For the sake of this tutorial, you can choose “Community or public figure” for your page, and then you can choose page name as well as a narrower page category. We will use this page in later steps.
3. Go to Facebook Developers page and log in with your normal Facebook account, if you already aren’t logged in. Don’t create a separate developer account, otherwise Facebook might consider it as fake and ban your account(s).
4. Create a new App. At the moment, you can do this by clicking on My Apps on the top right corner, and then Add New App.
5. Create a new App ID by providing required information.
6. Once your app is created, Facebook redirects you to the app page and you can choose products that your app can use. If Facebook doesn’t redirect you automatically, you can go to this page by choosing your newly created app in My Apps section on the top navigation bar. Add Messenger product to your app by clicking on “Set Up”
7. Now Facebook redirects you to Messenger Settings page. In Token Generation section, choose the Facebook page that you created in step 2. Then Facebook redirects you to a new page for confirmation.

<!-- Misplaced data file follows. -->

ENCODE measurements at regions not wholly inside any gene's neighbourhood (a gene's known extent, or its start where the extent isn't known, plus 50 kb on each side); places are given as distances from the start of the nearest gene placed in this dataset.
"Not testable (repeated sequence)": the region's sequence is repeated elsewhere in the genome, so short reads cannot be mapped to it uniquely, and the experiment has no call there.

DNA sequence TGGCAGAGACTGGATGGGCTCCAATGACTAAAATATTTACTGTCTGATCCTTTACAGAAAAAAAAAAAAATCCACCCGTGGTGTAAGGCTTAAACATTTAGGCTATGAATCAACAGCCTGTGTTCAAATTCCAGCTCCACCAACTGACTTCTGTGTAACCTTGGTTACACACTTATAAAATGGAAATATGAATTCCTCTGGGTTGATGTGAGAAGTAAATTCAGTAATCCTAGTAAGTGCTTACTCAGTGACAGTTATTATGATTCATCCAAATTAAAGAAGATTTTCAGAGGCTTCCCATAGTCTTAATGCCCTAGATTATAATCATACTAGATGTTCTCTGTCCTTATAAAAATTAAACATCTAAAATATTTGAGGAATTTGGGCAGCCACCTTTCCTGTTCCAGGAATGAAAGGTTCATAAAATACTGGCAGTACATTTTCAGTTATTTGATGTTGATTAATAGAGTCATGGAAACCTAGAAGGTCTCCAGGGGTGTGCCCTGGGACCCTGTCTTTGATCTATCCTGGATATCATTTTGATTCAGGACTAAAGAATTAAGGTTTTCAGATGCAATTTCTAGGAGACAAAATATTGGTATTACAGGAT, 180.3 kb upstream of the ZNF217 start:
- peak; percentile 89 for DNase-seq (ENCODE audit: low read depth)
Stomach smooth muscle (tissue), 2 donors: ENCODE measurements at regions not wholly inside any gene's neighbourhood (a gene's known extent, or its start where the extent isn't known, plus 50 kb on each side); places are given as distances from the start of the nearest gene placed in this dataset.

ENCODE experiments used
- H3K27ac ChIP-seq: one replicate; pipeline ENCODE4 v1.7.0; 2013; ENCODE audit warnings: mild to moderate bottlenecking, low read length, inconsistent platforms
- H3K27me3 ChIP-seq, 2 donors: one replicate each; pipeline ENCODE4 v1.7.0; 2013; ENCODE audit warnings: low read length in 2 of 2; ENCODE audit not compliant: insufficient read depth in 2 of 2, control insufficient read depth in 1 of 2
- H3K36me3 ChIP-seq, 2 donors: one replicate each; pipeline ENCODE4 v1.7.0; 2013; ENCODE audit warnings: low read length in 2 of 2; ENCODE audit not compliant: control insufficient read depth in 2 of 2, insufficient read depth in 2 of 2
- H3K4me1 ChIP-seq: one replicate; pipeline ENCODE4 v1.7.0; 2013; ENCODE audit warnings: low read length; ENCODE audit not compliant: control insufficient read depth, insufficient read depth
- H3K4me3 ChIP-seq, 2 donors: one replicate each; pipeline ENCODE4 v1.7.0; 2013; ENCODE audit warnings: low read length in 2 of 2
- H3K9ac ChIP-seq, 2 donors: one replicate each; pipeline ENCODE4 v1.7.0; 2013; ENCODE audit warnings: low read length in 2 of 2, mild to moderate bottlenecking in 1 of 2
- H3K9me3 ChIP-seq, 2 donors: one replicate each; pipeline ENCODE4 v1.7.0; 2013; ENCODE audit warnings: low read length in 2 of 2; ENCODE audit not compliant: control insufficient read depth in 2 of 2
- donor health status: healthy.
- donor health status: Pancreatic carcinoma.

Once you confirm the prompts, it generates Page Access Token. Copy the Access Token and save it. You will need it soon.
8. While you are in the app page, on the left bar, choose “Settings” and click on “Basic” part. On this page, you can find your App Secret. Copy the value. You will need it soon.
9. Go to Amazon Lex page and choose the bot that you would like to integrate. Choose Channels from top navigation bar, and then choose Facebook on the left column. Along with other required details, fill out Page Access Token and App Secret that you got from previous steps.
Click Activate and if you have done everything correctly, you should be able to see Callback Urls on the bottom of the page. Copy the endpoint url.
To provide some clarity on this process, I have tested from Lex console. You can see the bot reaction on the right side of page, so you can see what I expect to get from my Messenger once connected with Lex. For brevity, I have created a Bot with minimum logic.
10. Go back to your Facebook app page, in Messenger settings. In Webhooks section, click on Setup Webhooks
11. In New Page Subscription page, for Callback URL field, use the Endpoint Url you got from Lex. Also fill out same Verify Token that you defined earlier. In Subscription Fields, mark at least messages, messaging_postbacks, and messaging_optins. Then verify and save it.
12. Now, in Settings page, you should see that your webhook is marked as complete. You also need to subscribe your webhook to your page’s events. Choose the page, and click on “Subscribe”.